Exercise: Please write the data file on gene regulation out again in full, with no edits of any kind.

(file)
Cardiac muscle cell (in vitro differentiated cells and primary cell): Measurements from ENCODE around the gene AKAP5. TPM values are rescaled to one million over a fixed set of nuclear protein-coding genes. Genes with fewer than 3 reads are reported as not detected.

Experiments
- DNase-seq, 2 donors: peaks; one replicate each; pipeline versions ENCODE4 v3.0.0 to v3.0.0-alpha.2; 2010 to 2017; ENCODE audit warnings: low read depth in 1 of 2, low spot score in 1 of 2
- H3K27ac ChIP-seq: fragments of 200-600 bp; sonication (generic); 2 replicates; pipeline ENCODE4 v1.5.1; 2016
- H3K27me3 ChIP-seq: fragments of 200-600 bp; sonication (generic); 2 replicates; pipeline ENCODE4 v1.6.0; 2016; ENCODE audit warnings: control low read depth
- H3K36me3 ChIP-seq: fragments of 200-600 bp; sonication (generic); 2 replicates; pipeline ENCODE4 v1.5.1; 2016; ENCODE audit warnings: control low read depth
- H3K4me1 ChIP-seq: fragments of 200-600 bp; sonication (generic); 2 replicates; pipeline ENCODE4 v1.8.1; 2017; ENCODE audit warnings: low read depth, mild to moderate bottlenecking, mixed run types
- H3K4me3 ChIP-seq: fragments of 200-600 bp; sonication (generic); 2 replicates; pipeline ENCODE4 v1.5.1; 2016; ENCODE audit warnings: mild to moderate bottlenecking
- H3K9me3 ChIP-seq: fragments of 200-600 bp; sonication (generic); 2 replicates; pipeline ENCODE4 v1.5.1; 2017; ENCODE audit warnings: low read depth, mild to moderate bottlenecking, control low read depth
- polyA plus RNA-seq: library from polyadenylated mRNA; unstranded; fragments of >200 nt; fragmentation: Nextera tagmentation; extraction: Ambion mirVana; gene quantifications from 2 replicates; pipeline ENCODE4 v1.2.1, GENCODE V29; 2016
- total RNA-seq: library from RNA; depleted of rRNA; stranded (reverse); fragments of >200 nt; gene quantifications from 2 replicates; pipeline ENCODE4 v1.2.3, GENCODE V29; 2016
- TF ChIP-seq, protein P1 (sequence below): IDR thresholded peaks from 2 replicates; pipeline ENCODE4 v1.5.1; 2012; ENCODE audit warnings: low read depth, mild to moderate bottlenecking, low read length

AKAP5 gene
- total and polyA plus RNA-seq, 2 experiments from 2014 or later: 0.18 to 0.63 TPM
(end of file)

Cardiac muscle cell (in vitro differentiated cells and primary cell): Measurements from ENCODE around the gene AKAP5. TPM values are rescaled to one million over a fixed set of nuclear protein-coding genes. Genes with fewer than 3 reads are reported as not detected.

Experiments
- DNase-seq, 2 donors: peaks; one replicate each; pipeline versions ENCODE4 v3.0.0 to v3.0.0-alpha.2; 2010 to 2017; ENCODE audit warnings: low read depth in 1 of 2, low spot score in 1 of 2
- H3K27ac ChIP-seq: fragments of 200-600 bp; sonication (generic); 2 replicates; pipeline ENCODE4 v1.5.1; 2016
- H3K27me3 ChIP-seq: fragments of 200-600 bp; sonication (generic); 2 replicates; pipeline ENCODE4 v1.6.0; 2016; ENCODE audit warnings: control low read depth
- H3K36me3 ChIP-seq: fragments of 200-600 bp; sonication (generic); 2 replicates; pipeline ENCODE4 v1.5.1; 2016; ENCODE audit warnings: control low read depth
- H3K4me1 ChIP-seq: fragments of 200-600 bp; sonication (generic); 2 replicates; pipeline ENCODE4 v1.8.1; 2017; ENCODE audit warnings: low read depth, mild to moderate bottlenecking, mixed run types
- H3K4me3 ChIP-seq: fragments of 200-600 bp; sonication (generic); 2 replicates; pipeline ENCODE4 v1.5.1; 2016; ENCODE audit warnings: mild to moderate bottlenecking
- H3K9me3 ChIP-seq: fragments of 200-600 bp; sonication (generic); 2 replicates; pipeline ENCODE4 v1.5.1; 2017; ENCODE audit warnings: low read depth, mild to moderate bottlenecking, control low read depth
- polyA plus RNA-seq: library from polyadenylated mRNA; unstranded; fragments of >200 nt; fragmentation: Nextera tagmentation; extraction: Ambion mirVana; gene quantifications from 2 replicates; pipeline ENCODE4 v1.2.1, GENCODE V29; 2016
- total RNA-seq: library from RNA; depleted of rRNA; stranded (reverse); fragments of >200 nt; gene quantifications from 2 replicates; pipeline ENCODE4 v1.2.3, GENCODE V29; 2016
- TF ChIP-seq, protein P1 (sequence below): IDR thresholded peaks from 2 replicates; pipeline ENCODE4 v1.5.1; 2012; ENCODE audit warnings: low read depth, mild to moderate bottlenecking, low read length

AKAP5 gene
- total and polyA plus RNA-seq, 2 experiments from 2014 or later: 0.18 to 0.63 TPM